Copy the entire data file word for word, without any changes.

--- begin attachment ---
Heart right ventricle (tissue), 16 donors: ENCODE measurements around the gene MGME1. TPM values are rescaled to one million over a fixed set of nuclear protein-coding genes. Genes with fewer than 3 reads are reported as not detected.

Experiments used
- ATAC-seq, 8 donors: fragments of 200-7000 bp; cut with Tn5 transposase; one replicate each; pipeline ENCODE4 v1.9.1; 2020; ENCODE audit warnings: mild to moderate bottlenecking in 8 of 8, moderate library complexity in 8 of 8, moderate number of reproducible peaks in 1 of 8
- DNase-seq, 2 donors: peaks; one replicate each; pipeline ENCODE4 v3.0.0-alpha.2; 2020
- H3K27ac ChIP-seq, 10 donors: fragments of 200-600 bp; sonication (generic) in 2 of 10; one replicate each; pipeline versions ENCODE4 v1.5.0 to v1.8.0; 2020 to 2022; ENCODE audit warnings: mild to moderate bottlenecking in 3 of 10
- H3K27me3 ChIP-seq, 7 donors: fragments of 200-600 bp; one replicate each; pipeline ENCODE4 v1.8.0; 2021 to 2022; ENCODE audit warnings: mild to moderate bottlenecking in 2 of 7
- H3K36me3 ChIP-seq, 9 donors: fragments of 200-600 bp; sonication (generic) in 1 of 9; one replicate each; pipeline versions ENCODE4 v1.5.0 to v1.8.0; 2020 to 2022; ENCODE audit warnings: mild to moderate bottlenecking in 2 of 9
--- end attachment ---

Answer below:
Heart right ventricle (tissue), 16 donors: ENCODE measurements around the gene MGME1. TPM values are rescaled to one million over a fixed set of nuclear protein-coding genes. Genes with fewer than 3 reads are reported as not detected.

Experiments used
- ATAC-seq, 8 donors: fragments of 200-7000 bp; cut with Tn5 transposase; one replicate each; pipeline ENCODE4 v1.9.1; 2020; ENCODE audit warnings: mild to moderate bottlenecking in 8 of 8, moderate library complexity in 8 of 8, moderate number of reproducible peaks in 1 of 8
- DNase-seq, 2 donors: peaks; one replicate each; pipeline ENCODE4 v3.0.0-alpha.2; 2020
- H3K27ac ChIP-seq, 10 donors: fragments of 200-600 bp; sonication (generic) in 2 of 10; one replicate each; pipeline versions ENCODE4 v1.5.0 to v1.8.0; 2020 to 2022; ENCODE audit warnings: mild to moderate bottlenecking in 3 of 10
- H3K27me3 ChIP-seq, 7 donors: fragments of 200-600 bp; one replicate each; pipeline ENCODE4 v1.8.0; 2021 to 2022; ENCODE audit warnings: mild to moderate bottlenecking in 2 of 7
- H3K36me3 ChIP-seq, 9 donors: fragments of 200-600 bp; sonication (generic) in 1 of 9; one replicate each; pipeline versions ENCODE4 v1.5.0 to v1.8.0; 2020 to 2022; ENCODE audit warnings: mild to moderate bottlenecking in 2 of 9